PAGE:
Prospects for strong earnings, plus all the cash on balance sheets, have strategists predicting an 11 percent gain for the S&P 500
If strategists at Wall Street's biggest banks have it right, the Standard & Poor's 500-stock index is heading for its biggest three-year advance since the 1990s. The benchmark gauge for American equities will rise 9 percent from its Dec. 27 close, to 1,374, by the end of 2011, according to the average forecast of 11 strategists in a Bloomberg News survey. That would bring the cumulative increase in stock prices since 2008 to 54 percent and make for the best three-year return since 1997 to 2000.
The 11 forecasts range from a high of 1,550 to a low of 1,250. In January the average strategist forecast was for the S&P 500 to finish 2010 at 1,225. It closed at 1,258 on Dec. 27. Market analysts say earnings will hit record highs in 2011, keeping valuations below historical averages at a time that government spending aids the economy.
Goldman Sachs' (GS) David Kostin, the most accurate U.S. strategist of 2010—he predicted the index would finish at 1,250—says sales growth will send the S&P 500 up 15 percent, to 1,450, through the end of 2011. "Company balance sheets have never been stronger," he says, citing Goldman Sachs data showing corporations hold more than $1 trillion in cash, the most ever relative to the value of their assets. "We expect S&P 500 firms will increase spending in all categories, with the fastest growth in acquisitions and share repurchases." He is the second-most-bullish of the strategists surveyed.
Barry Knapp, the New York-based head of equity strategy for Barclays (BCS), expects the S&P 500 to reach 1,420. "I've tried to think about all the risks," he says. "I just think the outlook is favorable, so favorable that I struggle to see how the equity market doesn't perform well."
One potential risk is shrinking profit margins, according to Citigroup's (C) Tobias Levkovich, who estimates a 3.3 percent gain for the S&P 500 next year, to 1,300. That's the second-most pessimistic projection of the 11 strategists. While Levkovich is upbeat about the first six months of the year, saying the market could exceed his estimate as businesses spend and confidence returns, the second half won't be as positive. He's concerned that profit margins, which have expanded to the highest levels since 2007, may begin to shrink.
The strategists in the Bloomberg survey predict S&P 500 combined profits will reach $92 a share in 2011. The index trades at 13.5 times that estimate, compared with a median price-earnings ratio of 16.4 since 1956, according to data compiled by Bloomberg. The S&P 500's earnings yield, or annual profit divided by share price, was 6.45 percent on Dec. 13. That was 3.13 percentage points more than payouts on 10-year Treasuries and about 2.4 points more than the average interest on U.S. corporate bonds as measured by Barclays.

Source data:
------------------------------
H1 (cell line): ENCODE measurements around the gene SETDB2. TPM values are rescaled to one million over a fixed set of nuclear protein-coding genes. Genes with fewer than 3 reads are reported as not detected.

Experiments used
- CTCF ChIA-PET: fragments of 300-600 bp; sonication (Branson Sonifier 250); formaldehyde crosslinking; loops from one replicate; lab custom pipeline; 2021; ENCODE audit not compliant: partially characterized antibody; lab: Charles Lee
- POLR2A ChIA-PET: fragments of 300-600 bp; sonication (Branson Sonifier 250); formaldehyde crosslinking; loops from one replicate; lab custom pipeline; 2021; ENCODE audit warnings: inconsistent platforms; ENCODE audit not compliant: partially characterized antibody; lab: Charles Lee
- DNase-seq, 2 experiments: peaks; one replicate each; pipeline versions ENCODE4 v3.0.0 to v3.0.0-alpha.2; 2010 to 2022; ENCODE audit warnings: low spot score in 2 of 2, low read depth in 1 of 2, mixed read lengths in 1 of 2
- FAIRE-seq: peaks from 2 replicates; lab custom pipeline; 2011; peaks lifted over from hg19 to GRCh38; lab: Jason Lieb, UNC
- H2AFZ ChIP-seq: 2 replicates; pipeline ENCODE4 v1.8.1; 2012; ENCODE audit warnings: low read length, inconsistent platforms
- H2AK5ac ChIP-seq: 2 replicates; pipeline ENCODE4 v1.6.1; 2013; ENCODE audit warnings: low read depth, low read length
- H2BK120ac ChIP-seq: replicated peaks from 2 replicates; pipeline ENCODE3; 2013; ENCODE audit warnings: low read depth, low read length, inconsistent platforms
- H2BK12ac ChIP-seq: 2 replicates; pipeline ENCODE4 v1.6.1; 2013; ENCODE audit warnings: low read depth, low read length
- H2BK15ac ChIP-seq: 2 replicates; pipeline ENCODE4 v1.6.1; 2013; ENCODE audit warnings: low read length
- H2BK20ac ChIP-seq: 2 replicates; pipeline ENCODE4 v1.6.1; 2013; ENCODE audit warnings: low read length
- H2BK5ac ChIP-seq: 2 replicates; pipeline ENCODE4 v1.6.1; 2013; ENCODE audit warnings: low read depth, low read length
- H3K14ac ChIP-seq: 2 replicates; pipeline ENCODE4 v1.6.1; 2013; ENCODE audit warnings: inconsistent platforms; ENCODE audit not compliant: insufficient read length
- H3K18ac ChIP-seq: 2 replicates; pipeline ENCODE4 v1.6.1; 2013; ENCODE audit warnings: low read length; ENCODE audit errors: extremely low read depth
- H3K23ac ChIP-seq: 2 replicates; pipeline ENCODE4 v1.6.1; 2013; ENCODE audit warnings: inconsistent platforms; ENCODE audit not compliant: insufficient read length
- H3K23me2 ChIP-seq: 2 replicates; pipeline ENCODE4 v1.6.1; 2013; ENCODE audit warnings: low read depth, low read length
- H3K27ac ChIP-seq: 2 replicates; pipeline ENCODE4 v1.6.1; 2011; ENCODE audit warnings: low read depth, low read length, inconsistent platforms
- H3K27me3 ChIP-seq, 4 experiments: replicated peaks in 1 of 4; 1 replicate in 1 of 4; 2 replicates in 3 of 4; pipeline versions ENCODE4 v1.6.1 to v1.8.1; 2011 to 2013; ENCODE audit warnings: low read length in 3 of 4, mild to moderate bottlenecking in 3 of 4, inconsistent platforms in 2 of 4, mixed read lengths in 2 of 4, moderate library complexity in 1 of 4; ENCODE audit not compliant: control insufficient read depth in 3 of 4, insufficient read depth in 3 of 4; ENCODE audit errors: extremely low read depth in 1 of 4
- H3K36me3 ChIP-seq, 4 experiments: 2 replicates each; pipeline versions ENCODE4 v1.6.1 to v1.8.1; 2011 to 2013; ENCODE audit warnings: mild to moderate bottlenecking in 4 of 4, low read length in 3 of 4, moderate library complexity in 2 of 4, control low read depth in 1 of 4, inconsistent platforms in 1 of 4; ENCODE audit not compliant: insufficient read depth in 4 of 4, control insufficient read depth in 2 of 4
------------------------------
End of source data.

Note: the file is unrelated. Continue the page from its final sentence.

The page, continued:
The spread between the S&P 500 earnings yield and corporate bond yields is close to the widest in more than two decades. That suggests stocks are more attractively valued than bonds, which may spur investments by individuals, institutions, and companies in 2011, Kostin says.
Jonathan Golub at UBS (UBS) in New York expects a 5.3 percent rise, to 1,325, in the S&P 500 through 2011, fueled by sales growth of as much as 7 percent for companies in the index. Next year looks "good, with a chance of great" for equities, he says. "We're entering into a self-sustained recovery." Record cash means companies can increase mergers, acquisitions, and share repurchases, Golub says.
Earnings valuations based on profit estimates for 2011 show prices have been depressed by an overly pessimistic view of the economy, he says. "As the economy continues to surprise on the upside, there's a process by which the market starts to discount greater success," says Golub. "I'm not calling for a lower-return year."
The bottom line: Prospects for strong earnings, plus the cash on balance sheets, have strategists seeing a 9 percent gain for the S&P 500 in 2011.